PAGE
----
The Dampener Period specifies a period of time whereby changes to incoming sales orders’ requested receipt dates won’t affect the purchase order dates for the stock required in that sale. For example, if a customer changed their Requested Delivery Date by one day, which caused MRP to suggest amending incoming purchase order dates by one day, it can be extremely inconvenient. To negate this issue, incorporating a Dampener Period allows you to specify after how many days over the initial Requested Delivery Date will be accepted without suggesting amended purchase order dates. This field won’t be available for all reordering policies, only for Order or Lot-for-Lot.

Dampener Period example

As this is quite a complicated thing to get your head around (at least I thought so), let’s demonstrate this in the system.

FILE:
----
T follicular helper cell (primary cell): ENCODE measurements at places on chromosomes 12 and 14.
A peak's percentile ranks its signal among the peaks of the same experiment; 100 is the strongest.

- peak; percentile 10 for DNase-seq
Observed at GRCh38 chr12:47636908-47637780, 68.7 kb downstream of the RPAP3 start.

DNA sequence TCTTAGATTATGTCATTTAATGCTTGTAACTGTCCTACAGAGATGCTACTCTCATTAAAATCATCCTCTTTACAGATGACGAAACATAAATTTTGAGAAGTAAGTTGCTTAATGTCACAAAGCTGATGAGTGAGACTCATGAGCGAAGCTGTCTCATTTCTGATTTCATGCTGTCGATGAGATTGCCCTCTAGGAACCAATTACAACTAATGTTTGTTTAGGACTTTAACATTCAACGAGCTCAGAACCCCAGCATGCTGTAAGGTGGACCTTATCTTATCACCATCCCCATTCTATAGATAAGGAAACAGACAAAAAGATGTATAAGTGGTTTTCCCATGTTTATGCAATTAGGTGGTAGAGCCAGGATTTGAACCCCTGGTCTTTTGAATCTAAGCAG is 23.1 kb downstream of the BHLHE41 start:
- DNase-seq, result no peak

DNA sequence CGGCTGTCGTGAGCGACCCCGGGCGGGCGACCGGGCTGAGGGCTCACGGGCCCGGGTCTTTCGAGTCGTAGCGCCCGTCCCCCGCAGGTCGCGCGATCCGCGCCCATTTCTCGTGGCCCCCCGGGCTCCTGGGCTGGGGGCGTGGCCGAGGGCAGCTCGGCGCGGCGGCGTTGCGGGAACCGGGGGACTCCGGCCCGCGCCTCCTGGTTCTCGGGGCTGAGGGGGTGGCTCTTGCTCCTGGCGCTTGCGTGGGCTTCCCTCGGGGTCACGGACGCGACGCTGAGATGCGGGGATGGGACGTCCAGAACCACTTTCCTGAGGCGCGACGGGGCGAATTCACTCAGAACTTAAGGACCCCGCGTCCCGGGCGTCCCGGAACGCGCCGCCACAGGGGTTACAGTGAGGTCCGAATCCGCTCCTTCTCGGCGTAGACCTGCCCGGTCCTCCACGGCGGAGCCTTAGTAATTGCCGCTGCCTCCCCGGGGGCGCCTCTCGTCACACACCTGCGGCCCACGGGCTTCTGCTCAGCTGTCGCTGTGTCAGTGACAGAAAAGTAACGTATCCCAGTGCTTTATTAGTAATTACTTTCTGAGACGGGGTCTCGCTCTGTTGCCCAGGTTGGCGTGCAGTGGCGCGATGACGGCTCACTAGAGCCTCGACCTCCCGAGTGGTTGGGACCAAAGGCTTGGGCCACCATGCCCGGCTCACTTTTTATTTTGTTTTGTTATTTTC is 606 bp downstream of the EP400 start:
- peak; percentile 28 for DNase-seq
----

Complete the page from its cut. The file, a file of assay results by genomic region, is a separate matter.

• Firstly, we need our item to be set up appropriately. In this case, we have a Dampener Period of 1M. We have a quantity of 0 in stock, a Replenishment System of Purchase and a Reordering Policy of Lot-for-Lot. The Requested Delivery Date on the sales order is 1/12/2021. In this case, we have a sales order quantity of 10.
  • After creating the sales order, we can go to the Planning Worksheets and press Calculate Regenerative Plan, which generates an action Line.
  • Next click Carry Out Action Message. This essentially says, ‘you need 10, let’s create the purchase order to replace them’. Obviously in this case, we are testing the functionality and know that we are going to have to change the sales order date. In real life, you’d run this action prior to knowing that the customer wants to push their requested order receipt date into the future, hence why we are carrying out the action.
  • After this, we need to go back and amend our Requested Delivery Date. The Requested Delivery Date I have changed it to below is within our Dampener Period, meaning no alterations to when our purchase order arrives should be made.